On Thanksgiving Eve, The Late Show host Stephen Colbert had some advice for those returning home to brave their relatives over the food-happy holiday.
“Another beloved Thanksgiving tradition is stronger than ever: arguing at the dinner table,” offered Colbert. “Because according to Pew Research, Americans are more divided along party lines than ever. So I would avoid controversial subjects like politics, religion, sports, movies, and how much voter ID you need to buy cereal.”
The comedian was referring to a study conducted late last year that posed 10 questions to participants on “political values,” with the gap between Democrats and Republicans rising to 36 points (up from 33 points in 2014). For example, 71 percent of Democrats believe the government should do more to help the needy, while only 24 percent of Republicans think so.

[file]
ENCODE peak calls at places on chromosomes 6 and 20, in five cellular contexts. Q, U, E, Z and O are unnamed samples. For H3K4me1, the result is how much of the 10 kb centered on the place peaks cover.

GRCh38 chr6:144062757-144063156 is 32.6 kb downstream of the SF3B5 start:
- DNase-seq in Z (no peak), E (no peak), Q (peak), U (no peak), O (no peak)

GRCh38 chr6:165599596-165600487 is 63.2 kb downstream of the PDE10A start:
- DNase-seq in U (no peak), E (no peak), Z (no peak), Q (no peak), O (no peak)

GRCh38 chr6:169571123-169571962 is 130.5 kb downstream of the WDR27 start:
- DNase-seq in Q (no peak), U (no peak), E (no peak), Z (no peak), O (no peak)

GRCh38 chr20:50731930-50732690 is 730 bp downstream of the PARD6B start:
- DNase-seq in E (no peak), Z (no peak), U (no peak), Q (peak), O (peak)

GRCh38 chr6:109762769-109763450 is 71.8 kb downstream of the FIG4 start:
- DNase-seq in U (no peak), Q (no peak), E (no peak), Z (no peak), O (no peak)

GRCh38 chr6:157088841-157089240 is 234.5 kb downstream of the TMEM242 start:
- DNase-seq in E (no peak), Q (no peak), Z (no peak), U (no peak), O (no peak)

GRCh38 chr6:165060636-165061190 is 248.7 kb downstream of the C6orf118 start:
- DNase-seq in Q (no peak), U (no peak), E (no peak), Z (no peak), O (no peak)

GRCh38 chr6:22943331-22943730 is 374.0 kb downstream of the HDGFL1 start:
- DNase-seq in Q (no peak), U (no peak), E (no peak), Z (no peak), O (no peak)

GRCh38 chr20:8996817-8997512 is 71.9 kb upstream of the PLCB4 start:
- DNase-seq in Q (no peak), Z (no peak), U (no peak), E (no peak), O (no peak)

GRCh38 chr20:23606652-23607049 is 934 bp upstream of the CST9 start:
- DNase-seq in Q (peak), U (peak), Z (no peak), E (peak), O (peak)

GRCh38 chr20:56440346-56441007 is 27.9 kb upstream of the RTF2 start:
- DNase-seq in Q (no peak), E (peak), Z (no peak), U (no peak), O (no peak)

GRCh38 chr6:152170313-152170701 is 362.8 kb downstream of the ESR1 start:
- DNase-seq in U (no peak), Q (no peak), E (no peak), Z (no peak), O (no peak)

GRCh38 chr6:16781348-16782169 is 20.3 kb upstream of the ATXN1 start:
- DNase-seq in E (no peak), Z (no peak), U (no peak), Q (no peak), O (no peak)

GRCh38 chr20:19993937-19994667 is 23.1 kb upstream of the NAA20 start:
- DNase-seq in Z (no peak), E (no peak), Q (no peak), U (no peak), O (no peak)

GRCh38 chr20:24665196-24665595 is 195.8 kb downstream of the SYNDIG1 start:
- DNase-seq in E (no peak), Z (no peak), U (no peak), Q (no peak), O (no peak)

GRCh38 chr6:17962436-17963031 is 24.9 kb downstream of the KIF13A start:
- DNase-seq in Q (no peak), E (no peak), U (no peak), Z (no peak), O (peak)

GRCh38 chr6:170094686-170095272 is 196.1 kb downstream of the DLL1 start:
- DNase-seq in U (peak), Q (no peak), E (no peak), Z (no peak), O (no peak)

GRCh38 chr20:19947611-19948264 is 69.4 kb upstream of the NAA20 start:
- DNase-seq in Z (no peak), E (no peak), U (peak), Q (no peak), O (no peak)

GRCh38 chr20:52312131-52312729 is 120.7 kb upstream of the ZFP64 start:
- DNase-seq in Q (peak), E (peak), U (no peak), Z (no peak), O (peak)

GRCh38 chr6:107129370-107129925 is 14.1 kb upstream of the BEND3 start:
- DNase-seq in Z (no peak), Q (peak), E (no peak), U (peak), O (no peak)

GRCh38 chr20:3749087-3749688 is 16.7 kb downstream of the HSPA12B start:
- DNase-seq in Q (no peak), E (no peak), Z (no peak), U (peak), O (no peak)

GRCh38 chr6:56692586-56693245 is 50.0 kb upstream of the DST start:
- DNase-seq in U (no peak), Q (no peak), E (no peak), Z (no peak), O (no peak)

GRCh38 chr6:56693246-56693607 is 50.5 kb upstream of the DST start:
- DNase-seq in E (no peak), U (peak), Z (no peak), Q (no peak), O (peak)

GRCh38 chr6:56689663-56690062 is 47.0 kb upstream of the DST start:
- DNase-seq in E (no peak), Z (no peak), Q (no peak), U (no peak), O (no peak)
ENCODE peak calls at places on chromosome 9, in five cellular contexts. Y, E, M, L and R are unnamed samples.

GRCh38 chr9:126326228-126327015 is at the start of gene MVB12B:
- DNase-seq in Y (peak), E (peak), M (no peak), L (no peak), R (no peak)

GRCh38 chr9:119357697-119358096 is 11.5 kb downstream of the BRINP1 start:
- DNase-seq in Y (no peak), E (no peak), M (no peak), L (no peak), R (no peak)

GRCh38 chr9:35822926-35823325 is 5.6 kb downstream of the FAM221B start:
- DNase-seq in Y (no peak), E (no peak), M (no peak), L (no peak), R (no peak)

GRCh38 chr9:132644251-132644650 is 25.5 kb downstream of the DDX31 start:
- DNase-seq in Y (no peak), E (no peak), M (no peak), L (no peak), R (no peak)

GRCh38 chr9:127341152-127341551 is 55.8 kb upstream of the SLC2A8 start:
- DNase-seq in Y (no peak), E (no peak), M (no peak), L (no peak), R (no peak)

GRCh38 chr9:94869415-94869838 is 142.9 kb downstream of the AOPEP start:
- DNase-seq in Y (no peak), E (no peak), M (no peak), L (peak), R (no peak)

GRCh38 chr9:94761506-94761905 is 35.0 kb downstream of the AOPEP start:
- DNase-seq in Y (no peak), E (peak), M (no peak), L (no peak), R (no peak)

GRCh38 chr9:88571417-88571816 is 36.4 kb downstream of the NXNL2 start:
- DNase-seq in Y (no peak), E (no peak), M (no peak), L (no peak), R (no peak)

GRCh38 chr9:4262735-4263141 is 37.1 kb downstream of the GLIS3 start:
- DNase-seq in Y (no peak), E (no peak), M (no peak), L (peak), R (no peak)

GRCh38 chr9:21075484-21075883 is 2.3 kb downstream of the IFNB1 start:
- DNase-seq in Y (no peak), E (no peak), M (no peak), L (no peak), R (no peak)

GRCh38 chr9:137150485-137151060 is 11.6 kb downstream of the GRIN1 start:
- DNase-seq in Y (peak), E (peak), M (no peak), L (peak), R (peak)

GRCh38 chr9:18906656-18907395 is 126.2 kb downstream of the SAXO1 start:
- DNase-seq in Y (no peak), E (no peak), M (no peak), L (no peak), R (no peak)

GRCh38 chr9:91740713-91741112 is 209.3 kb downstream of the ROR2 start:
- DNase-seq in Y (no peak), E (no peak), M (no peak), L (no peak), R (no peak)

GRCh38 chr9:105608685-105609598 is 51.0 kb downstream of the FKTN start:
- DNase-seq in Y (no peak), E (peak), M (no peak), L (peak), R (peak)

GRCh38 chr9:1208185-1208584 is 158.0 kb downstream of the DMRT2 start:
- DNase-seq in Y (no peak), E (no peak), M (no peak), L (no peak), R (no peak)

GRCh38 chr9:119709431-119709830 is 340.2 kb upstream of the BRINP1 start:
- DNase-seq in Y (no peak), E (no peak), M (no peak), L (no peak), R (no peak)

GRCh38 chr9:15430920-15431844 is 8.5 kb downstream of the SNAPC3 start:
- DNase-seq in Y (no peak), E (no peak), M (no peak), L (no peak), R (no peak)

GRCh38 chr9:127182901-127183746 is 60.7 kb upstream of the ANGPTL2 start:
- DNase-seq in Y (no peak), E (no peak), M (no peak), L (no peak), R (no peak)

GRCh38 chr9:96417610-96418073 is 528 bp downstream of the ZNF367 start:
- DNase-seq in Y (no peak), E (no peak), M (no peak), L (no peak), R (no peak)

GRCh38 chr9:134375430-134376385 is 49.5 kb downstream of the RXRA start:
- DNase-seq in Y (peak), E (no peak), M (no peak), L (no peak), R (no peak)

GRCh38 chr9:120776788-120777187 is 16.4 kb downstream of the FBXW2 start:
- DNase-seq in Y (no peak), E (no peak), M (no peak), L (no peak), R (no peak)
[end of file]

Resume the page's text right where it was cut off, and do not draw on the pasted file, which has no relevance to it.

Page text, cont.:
“There will be a lot of heated discussions this year, and if you’re looking for a new topic to scream about, may I suggest: gender superiority at board games,” Colbert added.
Colbert then broke down a Wall Street Journal column published this week. Headlined “Sorry, Feminists, Men Are Better at Scrabble,” the piece claimed—using little in the way of research—that men are the superior Scrabble players because all the winners of the World Scrabble Championship have been men since the event began in 1991.
“Just because men keep winning a thing doesn’t mean they’re better at it. Have you seen who the president is?” cracked Colbert.
“But the piece says this proves women just aren’t cut out for Scrabble, because ‘Championship Scrabble… rewards typically male obsessions: strategy, math, a passion for competition, and a drive to memorize facts,” he continued. “Memorizing facts is a male obsession? Really? Let me fact-check that with my entire research department.”
Colbert then threw to his Late Show research department: a room of six women.